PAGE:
Food rules for Christians

I think it was Stanley Hauerwas who said, with typical pungency, that no religion can be interesting if it doesn’t tell you what to do with your pots and pans or your genitals. By at least part of that criteria, Exeter University theologian David Grumett seems to be trying to make Christianity interesting again. In an article in the Christian Century, he argues for a recovery of “food rules” among Christians.

Young Augustine’s experience with the Manichees, Grumett argues, left a somewhat unfortunate legacy to Western Christianity of disdaining any religious limitations on how much and what kinds of food we consume. In reacting against the anti-materialism of the Manichees, Augustine delivered a blow to the valuable practice of regulating our diets according to religious ideals.

Grummett suggests that recovering a more traditional ideal, like that associated with early Benedictine monasticism, can help Christians relate their eating practices to their faith:

The desert fathers were famous for their meager diets, and early monastic rules were codifying this practice in moderated form. The major rule for monasteries in the West, St. Benedict’s Rule, prohibited healthy adults from eating the flesh of four-footed animals. It also limited the number of meals that could be taken in a day and the range of choices at a single meal.

This ban on what we today call red meat points to a Christian tradition different from that of Augustine, one in which food choices express spiritual devotion and identify people as part of a faith community. It also shows how, through avoiding the food typically thought of as high-status food, Christians may resist the networks of oppression which such food symbolizes and on which it depends. To eat meat frequently requires significant quantities of land, feed and water—either your own or those belonging to someone else, who might, on a good day, be paid a fair price for them. Worldwide, animals farmed for meat generate more pollution than motor vehicles and consume vast quantities of food while elsewhere people are going hungry.

“Modern Christians,” he writes, “are in danger of slipping into a fast-food mentality: speed, convenience and illusory abundance rule, regardless of the consequences for the planet.” Attending to the sources of our food–how it’s produced, where it comes from–can be ” a means of reconnecting to our spiritual heritage and traditions and marking the Christian calendar and the seasonal calendar—which is itself God-given.”

Grummett doubts that agreement on a set of food rules is either likely or desirable, but observing cycles of fasting and feasting, restricting certain types of food, and reconnecting to the sources of our food are all ways of living out our faith in concrete, daily practice.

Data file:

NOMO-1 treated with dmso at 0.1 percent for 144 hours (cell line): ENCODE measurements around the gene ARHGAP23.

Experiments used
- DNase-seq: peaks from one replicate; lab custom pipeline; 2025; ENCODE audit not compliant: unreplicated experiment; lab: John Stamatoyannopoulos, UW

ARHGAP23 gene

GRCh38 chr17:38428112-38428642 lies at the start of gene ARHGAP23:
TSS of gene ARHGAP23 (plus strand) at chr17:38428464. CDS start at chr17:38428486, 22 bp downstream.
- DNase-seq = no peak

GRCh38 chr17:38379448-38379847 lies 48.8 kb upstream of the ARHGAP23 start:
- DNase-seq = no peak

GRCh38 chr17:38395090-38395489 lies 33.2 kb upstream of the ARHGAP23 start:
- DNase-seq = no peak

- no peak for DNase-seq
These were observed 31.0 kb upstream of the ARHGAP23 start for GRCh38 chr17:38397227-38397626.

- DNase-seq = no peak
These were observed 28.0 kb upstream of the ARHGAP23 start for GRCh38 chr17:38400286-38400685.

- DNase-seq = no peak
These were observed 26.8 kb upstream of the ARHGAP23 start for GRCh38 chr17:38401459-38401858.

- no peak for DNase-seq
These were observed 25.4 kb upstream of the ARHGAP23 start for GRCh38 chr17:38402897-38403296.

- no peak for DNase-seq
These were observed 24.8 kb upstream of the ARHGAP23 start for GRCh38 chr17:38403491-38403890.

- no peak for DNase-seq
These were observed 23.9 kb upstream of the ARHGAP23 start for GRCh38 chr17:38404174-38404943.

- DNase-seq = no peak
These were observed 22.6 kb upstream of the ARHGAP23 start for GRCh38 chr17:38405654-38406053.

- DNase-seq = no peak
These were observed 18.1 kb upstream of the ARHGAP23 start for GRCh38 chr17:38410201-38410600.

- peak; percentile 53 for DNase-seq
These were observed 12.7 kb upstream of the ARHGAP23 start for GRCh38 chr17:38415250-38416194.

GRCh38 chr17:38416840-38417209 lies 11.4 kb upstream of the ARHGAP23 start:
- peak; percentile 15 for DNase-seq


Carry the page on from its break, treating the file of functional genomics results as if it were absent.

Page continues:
5 thoughts on “Food rules for Christians

  1. I think it’s biblically sound to say it’s good and right to take care of yourself. I think there’s something to say about “speed, convenience and illusory abundance” ruling. But David Grumett’s argument for a set of ‘food rules’ seems to be based on the assumption that every human being could follow one diet plan and all benefit from it equally.

  2. Lee

    He doesn’t say that at all, actually. As I said in the post, he doesn’t think a uniform set of “rules” is a good idea. What he does think is a good idea is “subjecting eating to the scrutiny of Christian conscience and tradition.”

  3. I think the death blows were from Jesus:
    “And he said to them, “Then are you also without understanding? Do you not see that whatever goes into a person from outside cannot defile him, since it enters not his heart but his stomach, and is expelled?” (Thus he declared all foods clean) [Mark 7:18-19] and St. Paul: “If you have died with Christ to the elementary principles of the world, why, as if you were living in the world, do you submit yourself to decrees, such as, “Do not handle, do not taste, do not touch!” (which all refer to things destined to perish with use)—in accordance with the commandments and teachings of men?
    These are matters which have, to be sure, the appearance of wisdom in self-made religion and self-abasement and severe treatment of the body, but are of no value against fleshly indulgence” [Colossians 2:20-23] [All parentheses are in original text.].

    To try to come up with new food rules as such sounds like an unbiblical impulse on the face of it.

  4. Lee

    Well, as a good (depending on whom you ask) Lutheran, I’m certainly not going to say that anyone’s salvation hangs on observing a particular diet.

    But surely there’s room for discpline in the Christian life? “Rules” may be a poor choice of language, but presumably Jesus and Paul didn’t intend to exempt our food choices from all moral evaluation.

  5. There are several points to be seen in the passages listed. As a good Lutheran, I don’t think salvation hangs on keeping the Law. But the verses cited make me wonder if this kind of thing even qualifies as Law. Though what is rejected in Jesus’ passage seems to be rules that would make a food “unclean.” In Paul’s it seemed to be making these rules into a ladder to heaven.

    I do see a place for evaluating the ethics of practices related to eating. Cruelty to animals is a valid category. But when we emphasize the food as such, I get itchy.

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